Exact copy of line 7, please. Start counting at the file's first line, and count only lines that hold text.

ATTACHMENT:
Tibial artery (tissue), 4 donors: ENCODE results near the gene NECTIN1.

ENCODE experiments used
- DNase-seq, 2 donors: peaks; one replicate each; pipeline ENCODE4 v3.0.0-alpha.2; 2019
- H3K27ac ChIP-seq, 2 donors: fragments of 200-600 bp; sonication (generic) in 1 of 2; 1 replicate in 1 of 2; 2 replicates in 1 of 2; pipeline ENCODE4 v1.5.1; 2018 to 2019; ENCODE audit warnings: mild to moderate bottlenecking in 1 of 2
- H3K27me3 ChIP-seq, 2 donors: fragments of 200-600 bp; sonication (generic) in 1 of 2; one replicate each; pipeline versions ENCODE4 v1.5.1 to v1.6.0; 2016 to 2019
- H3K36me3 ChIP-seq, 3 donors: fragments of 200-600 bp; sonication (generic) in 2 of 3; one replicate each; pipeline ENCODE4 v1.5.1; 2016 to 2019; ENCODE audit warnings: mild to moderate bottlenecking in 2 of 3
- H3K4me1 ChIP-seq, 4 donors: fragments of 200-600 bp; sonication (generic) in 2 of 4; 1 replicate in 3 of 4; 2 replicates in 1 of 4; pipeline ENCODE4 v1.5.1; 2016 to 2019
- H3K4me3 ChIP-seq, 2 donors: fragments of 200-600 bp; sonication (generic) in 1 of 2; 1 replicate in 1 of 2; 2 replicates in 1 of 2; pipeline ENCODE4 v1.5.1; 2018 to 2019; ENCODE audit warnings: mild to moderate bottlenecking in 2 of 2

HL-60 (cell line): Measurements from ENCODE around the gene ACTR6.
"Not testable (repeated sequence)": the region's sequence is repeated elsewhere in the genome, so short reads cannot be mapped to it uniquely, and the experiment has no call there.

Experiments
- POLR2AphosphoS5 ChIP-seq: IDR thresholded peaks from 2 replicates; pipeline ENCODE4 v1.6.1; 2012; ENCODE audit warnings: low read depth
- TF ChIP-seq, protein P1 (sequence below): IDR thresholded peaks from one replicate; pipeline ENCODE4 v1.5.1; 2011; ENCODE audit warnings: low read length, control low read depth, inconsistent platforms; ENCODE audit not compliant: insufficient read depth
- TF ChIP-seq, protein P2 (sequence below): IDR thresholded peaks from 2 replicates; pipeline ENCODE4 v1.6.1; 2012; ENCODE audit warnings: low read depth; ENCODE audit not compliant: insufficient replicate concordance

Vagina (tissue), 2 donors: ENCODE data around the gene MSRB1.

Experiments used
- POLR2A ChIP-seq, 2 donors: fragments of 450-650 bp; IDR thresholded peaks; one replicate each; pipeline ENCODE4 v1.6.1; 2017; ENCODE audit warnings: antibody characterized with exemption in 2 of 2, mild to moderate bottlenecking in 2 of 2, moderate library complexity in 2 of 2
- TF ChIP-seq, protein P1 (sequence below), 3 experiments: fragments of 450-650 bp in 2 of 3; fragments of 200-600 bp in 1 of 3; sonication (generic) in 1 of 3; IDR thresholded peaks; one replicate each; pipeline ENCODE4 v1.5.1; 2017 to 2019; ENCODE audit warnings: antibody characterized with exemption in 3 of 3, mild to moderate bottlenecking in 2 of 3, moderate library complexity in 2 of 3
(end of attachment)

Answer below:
- H3K4me1 ChIP-seq, 4 donors: fragments of 200-600 bp; sonication (generic) in 2 of 4; 1 replicate in 3 of 4; 2 replicates in 1 of 4; pipeline ENCODE4 v1.5.1; 2016 to 2019